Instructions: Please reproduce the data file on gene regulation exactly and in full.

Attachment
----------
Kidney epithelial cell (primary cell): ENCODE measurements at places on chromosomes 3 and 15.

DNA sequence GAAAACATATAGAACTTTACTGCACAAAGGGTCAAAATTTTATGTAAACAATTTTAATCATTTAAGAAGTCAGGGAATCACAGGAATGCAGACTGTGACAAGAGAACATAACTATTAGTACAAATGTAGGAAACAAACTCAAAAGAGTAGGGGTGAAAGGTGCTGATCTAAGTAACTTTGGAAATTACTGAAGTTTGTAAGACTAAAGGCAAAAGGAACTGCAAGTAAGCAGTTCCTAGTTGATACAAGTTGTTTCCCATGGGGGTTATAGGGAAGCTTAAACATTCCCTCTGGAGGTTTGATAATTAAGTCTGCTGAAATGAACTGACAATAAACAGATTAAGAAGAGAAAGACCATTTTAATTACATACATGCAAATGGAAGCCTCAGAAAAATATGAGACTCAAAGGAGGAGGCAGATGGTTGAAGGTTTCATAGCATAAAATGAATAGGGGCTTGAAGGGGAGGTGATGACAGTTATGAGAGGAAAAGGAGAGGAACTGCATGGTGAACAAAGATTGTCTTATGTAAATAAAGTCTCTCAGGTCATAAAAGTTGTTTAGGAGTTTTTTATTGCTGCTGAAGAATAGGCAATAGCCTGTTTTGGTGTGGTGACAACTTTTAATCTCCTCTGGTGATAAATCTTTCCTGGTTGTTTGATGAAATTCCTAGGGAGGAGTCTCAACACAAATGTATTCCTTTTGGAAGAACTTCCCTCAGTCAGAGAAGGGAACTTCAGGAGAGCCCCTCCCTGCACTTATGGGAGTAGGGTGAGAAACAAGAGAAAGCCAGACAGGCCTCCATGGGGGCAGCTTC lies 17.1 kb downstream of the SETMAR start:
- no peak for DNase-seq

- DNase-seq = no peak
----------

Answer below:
Kidney epithelial cell (primary cell): ENCODE measurements at places on chromosomes 3 and 15.

DNA sequence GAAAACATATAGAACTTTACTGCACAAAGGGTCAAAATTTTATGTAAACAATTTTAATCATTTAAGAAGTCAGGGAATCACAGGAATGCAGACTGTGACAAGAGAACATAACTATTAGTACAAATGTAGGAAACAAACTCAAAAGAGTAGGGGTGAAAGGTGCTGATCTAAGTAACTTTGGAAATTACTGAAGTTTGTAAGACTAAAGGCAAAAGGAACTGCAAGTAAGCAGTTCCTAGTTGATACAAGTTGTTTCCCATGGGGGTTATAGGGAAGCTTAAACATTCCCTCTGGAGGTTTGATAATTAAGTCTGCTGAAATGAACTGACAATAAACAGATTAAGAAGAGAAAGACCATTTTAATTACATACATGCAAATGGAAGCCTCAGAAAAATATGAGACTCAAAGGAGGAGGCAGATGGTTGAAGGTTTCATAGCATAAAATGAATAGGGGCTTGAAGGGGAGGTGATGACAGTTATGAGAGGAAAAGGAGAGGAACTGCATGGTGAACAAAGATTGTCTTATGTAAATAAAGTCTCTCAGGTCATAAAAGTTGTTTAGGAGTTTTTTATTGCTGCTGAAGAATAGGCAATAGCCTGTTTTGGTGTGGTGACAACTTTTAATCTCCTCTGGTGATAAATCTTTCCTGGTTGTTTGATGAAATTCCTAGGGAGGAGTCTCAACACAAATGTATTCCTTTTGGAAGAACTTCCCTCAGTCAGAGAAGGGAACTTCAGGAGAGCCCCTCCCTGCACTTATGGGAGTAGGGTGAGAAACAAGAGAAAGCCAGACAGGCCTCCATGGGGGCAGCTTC lies 17.1 kb downstream of the SETMAR start:
- no peak for DNase-seq

- DNase-seq = no peak